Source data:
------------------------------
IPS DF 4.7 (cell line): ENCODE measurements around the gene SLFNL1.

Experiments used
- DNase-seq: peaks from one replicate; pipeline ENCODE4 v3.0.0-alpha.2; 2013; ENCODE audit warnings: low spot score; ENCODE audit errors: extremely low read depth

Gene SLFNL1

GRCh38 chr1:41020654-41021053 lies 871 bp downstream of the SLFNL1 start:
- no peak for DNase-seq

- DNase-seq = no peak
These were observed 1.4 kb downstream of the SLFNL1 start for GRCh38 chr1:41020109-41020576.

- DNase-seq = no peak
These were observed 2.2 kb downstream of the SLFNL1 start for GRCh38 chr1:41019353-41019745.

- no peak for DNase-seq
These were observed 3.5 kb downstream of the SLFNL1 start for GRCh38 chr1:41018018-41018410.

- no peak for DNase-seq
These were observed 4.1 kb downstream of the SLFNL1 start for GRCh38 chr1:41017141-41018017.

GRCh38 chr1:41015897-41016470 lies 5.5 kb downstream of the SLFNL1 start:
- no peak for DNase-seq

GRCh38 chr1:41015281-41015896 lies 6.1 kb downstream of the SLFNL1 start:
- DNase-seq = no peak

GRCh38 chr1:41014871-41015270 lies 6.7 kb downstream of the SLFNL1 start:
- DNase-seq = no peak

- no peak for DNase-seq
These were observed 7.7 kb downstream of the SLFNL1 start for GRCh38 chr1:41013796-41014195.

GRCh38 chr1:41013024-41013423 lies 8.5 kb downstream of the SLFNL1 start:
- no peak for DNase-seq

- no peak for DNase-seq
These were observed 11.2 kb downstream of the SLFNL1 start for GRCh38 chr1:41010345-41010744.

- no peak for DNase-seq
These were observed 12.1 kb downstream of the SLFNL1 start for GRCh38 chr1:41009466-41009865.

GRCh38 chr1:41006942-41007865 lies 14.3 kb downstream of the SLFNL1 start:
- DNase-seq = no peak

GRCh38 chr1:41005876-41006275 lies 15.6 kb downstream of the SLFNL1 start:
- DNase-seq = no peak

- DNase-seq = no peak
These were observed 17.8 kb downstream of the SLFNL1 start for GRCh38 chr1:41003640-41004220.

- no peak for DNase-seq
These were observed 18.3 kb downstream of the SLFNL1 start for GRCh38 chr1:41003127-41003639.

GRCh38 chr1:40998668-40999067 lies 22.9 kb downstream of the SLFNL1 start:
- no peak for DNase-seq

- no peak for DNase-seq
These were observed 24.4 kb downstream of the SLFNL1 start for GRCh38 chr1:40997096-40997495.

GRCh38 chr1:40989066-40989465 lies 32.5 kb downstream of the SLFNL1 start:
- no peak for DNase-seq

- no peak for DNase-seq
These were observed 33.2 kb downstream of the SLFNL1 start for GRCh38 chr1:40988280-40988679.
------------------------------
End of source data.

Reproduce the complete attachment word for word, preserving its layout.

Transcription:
IPS DF 4.7 (cell line): ENCODE measurements around the gene SLFNL1.

Experiments used
- DNase-seq: peaks from one replicate; pipeline ENCODE4 v3.0.0-alpha.2; 2013; ENCODE audit warnings: low spot score; ENCODE audit errors: extremely low read depth

Gene SLFNL1

GRCh38 chr1:41020654-41021053 lies 871 bp downstream of the SLFNL1 start:
- no peak for DNase-seq

- DNase-seq = no peak
These were observed 1.4 kb downstream of the SLFNL1 start for GRCh38 chr1:41020109-41020576.

- DNase-seq = no peak
These were observed 2.2 kb downstream of the SLFNL1 start for GRCh38 chr1:41019353-41019745.

- no peak for DNase-seq
These were observed 3.5 kb downstream of the SLFNL1 start for GRCh38 chr1:41018018-41018410.

- no peak for DNase-seq
These were observed 4.1 kb downstream of the SLFNL1 start for GRCh38 chr1:41017141-41018017.

GRCh38 chr1:41015897-41016470 lies 5.5 kb downstream of the SLFNL1 start:
- no peak for DNase-seq

GRCh38 chr1:41015281-41015896 lies 6.1 kb downstream of the SLFNL1 start:
- DNase-seq = no peak

GRCh38 chr1:41014871-41015270 lies 6.7 kb downstream of the SLFNL1 start:
- DNase-seq = no peak

- no peak for DNase-seq
These were observed 7.7 kb downstream of the SLFNL1 start for GRCh38 chr1:41013796-41014195.

GRCh38 chr1:41013024-41013423 lies 8.5 kb downstream of the SLFNL1 start:
- no peak for DNase-seq

- no peak for DNase-seq
These were observed 11.2 kb downstream of the SLFNL1 start for GRCh38 chr1:41010345-41010744.

- no peak for DNase-seq
These were observed 12.1 kb downstream of the SLFNL1 start for GRCh38 chr1:41009466-41009865.

GRCh38 chr1:41006942-41007865 lies 14.3 kb downstream of the SLFNL1 start:
- DNase-seq = no peak

GRCh38 chr1:41005876-41006275 lies 15.6 kb downstream of the SLFNL1 start:
- DNase-seq = no peak

- DNase-seq = no peak
These were observed 17.8 kb downstream of the SLFNL1 start for GRCh38 chr1:41003640-41004220.

- no peak for DNase-seq
These were observed 18.3 kb downstream of the SLFNL1 start for GRCh38 chr1:41003127-41003639.

GRCh38 chr1:40998668-40999067 lies 22.9 kb downstream of the SLFNL1 start:
- no peak for DNase-seq

- no peak for DNase-seq
These were observed 24.4 kb downstream of the SLFNL1 start for GRCh38 chr1:40997096-40997495.

GRCh38 chr1:40989066-40989465 lies 32.5 kb downstream of the SLFNL1 start:
- no peak for DNase-seq

- no peak for DNase-seq
These were observed 33.2 kb downstream of the SLFNL1 start for GRCh38 chr1:40988280-40988679.